Valencia is a popular sea-side city on the Mediterranean coast of Spain. While the beach is an obvious drawcard for the city, Valencia’s charm is its emblematic combination of the old and new: Traditional Baroque, Gothic and Neo-Classical architecture is contrasted with the ultra-modern City of Arts and Sciences, a massive educational complex designed to symbolise the Space Age.

The city itself has about 800,000 inhabitants, but the total urban area is almost twice that size and the metropolitan area almost three times as big, making it one of the bigger ones in Spain.

Ciutat de les Arts i les Ciències: The Ciutat de les Arts i les Ciències was designed by the architect Santiago Calatrava and is a series of five buildings in a contemporary style in the dried river bed of the now diverted River Turia. This place is worth walking around by day or night because of its stunning design. There are many buildings dedicated the arts located in the complex including:
El Palau de les Arts Reina Sofía (Queen Sofia Palace of the Arts) is an amazing an amazing opera house and cultural centre in the city. There are several different stages that can fit between 400 and 1700 people.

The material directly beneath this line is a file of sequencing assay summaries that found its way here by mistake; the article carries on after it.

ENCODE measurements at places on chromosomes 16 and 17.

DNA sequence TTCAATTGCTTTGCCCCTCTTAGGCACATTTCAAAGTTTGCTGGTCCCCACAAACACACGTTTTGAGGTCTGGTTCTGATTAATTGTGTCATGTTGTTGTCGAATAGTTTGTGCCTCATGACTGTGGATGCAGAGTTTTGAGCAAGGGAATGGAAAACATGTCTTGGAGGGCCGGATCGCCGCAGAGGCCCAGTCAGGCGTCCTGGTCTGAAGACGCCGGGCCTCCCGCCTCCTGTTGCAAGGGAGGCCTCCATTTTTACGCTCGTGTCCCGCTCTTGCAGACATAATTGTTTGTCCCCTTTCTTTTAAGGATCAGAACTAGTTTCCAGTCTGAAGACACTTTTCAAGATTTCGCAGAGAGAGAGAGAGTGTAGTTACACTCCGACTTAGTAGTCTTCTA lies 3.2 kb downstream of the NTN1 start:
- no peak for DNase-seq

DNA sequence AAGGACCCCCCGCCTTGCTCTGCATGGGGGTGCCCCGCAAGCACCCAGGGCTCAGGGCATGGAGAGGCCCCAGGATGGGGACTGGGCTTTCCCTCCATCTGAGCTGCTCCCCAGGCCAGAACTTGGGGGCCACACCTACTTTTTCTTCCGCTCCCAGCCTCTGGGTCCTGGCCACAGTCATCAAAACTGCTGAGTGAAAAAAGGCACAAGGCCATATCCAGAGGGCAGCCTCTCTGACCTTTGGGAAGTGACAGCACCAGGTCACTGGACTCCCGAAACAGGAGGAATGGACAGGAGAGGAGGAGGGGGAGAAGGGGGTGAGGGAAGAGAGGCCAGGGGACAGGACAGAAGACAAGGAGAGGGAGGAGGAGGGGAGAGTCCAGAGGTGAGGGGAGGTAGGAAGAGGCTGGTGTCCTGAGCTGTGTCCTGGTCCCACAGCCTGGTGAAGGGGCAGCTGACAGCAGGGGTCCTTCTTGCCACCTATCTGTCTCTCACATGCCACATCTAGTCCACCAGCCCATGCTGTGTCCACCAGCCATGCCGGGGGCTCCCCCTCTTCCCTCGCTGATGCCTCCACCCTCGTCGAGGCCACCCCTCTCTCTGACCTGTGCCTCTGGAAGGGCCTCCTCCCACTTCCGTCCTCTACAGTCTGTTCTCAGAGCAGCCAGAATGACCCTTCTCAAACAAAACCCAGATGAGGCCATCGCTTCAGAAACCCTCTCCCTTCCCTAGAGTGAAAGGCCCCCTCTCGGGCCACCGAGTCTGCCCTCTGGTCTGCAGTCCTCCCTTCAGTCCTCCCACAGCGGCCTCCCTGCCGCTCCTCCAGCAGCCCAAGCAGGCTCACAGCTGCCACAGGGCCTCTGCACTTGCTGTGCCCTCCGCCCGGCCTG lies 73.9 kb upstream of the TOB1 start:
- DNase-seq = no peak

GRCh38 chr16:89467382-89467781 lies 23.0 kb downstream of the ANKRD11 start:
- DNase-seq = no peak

L’Hemisfèric, contains an IMAX theatre, Planetarium and Laserium.
L’Umbracle is a nice walkway and garden area.
El Museu de les Ciències Príncipe Felipe (the Museum of Sciences) is a museum dedicated to the sciences. There are exhibits ranging from spy science all the way to biometrics.
L’Oceanogràfic is one of the largest aquariums in Europe with more then 45,000 animals, which include sharks, penguins, dolphins, sea lions, beluga whales and walruses. The park is divided into ten areas that reflect different kinds of habitats.

Beaches: Port Beach, Malvarossa Beach

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